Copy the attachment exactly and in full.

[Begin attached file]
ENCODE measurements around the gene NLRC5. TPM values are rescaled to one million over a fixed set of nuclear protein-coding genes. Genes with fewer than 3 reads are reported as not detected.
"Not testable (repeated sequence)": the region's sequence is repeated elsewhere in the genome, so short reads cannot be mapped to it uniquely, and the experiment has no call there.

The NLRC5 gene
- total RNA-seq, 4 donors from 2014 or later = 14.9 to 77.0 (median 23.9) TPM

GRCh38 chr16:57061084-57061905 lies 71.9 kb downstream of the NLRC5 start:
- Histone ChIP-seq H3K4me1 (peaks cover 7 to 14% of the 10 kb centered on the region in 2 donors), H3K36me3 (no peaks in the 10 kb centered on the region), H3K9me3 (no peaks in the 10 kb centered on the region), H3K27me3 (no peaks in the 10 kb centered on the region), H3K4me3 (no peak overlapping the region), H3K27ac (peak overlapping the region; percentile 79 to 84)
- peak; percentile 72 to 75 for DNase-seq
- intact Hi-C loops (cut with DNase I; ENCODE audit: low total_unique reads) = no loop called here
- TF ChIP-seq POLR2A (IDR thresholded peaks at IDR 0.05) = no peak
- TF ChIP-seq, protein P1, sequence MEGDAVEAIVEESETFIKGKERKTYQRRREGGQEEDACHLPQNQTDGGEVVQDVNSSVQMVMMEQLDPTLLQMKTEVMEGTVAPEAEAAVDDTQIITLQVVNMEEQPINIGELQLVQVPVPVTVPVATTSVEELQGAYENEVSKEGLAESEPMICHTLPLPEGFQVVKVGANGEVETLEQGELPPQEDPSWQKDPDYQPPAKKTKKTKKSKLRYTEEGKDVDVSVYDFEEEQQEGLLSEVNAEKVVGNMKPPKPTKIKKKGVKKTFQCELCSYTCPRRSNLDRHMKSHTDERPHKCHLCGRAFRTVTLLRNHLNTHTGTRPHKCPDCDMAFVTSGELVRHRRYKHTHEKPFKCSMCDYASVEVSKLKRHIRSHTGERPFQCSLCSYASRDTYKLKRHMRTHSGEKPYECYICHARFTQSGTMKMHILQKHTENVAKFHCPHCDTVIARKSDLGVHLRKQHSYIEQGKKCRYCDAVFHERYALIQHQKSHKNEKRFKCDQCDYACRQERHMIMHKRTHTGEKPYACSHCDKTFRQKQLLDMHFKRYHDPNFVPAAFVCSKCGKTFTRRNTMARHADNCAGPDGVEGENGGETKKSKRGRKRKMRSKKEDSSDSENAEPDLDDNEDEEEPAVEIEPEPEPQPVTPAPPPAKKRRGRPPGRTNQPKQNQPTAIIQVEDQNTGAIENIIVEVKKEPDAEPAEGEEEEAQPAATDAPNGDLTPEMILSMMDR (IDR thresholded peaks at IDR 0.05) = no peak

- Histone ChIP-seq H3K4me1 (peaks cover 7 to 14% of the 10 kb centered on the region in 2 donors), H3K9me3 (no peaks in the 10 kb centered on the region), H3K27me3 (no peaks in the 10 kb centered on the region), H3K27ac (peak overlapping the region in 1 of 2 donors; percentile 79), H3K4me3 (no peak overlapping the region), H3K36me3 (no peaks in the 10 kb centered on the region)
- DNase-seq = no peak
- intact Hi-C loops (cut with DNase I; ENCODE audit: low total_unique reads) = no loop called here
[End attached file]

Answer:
ENCODE measurements around the gene NLRC5. TPM values are rescaled to one million over a fixed set of nuclear protein-coding genes. Genes with fewer than 3 reads are reported as not detected.
"Not testable (repeated sequence)": the region's sequence is repeated elsewhere in the genome, so short reads cannot be mapped to it uniquely, and the experiment has no call there.

The NLRC5 gene
- total RNA-seq, 4 donors from 2014 or later = 14.9 to 77.0 (median 23.9) TPM

GRCh38 chr16:57061084-57061905 lies 71.9 kb downstream of the NLRC5 start:
- Histone ChIP-seq H3K4me1 (peaks cover 7 to 14% of the 10 kb centered on the region in 2 donors), H3K36me3 (no peaks in the 10 kb centered on the region), H3K9me3 (no peaks in the 10 kb centered on the region), H3K27me3 (no peaks in the 10 kb centered on the region), H3K4me3 (no peak overlapping the region), H3K27ac (peak overlapping the region; percentile 79 to 84)
- peak; percentile 72 to 75 for DNase-seq
- intact Hi-C loops (cut with DNase I; ENCODE audit: low total_unique reads) = no loop called here
- TF ChIP-seq POLR2A (IDR thresholded peaks at IDR 0.05) = no peak
- TF ChIP-seq, protein P1, sequence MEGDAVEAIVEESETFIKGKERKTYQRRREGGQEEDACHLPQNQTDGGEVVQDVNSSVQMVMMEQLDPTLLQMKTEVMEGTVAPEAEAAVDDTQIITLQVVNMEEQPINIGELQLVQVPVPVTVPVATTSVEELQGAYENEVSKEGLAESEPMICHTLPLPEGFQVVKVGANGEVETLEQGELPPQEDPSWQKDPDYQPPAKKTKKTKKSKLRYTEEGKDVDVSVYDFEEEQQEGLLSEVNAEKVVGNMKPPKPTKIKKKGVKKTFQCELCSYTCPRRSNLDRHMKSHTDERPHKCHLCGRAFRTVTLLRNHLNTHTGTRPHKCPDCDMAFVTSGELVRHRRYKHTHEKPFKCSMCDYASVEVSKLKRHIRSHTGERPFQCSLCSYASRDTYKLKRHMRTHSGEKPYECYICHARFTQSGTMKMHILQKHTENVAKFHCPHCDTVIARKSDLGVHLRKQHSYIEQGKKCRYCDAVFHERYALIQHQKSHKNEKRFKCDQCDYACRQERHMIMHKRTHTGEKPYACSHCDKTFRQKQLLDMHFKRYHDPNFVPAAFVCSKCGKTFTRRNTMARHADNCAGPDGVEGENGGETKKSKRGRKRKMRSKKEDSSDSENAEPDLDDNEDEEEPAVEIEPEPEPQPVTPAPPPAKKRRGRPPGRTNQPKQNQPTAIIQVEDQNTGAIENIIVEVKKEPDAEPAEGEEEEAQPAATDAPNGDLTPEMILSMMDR (IDR thresholded peaks at IDR 0.05) = no peak

- Histone ChIP-seq H3K4me1 (peaks cover 7 to 14% of the 10 kb centered on the region in 2 donors), H3K9me3 (no peaks in the 10 kb centered on the region), H3K27me3 (no peaks in the 10 kb centered on the region), H3K27ac (peak overlapping the region in 1 of 2 donors; percentile 79), H3K4me3 (no peak overlapping the region), H3K36me3 (no peaks in the 10 kb centered on the region)
- DNase-seq = no peak
- intact Hi-C loops (cut with DNase I; ENCODE audit: low total_unique reads) = no loop called here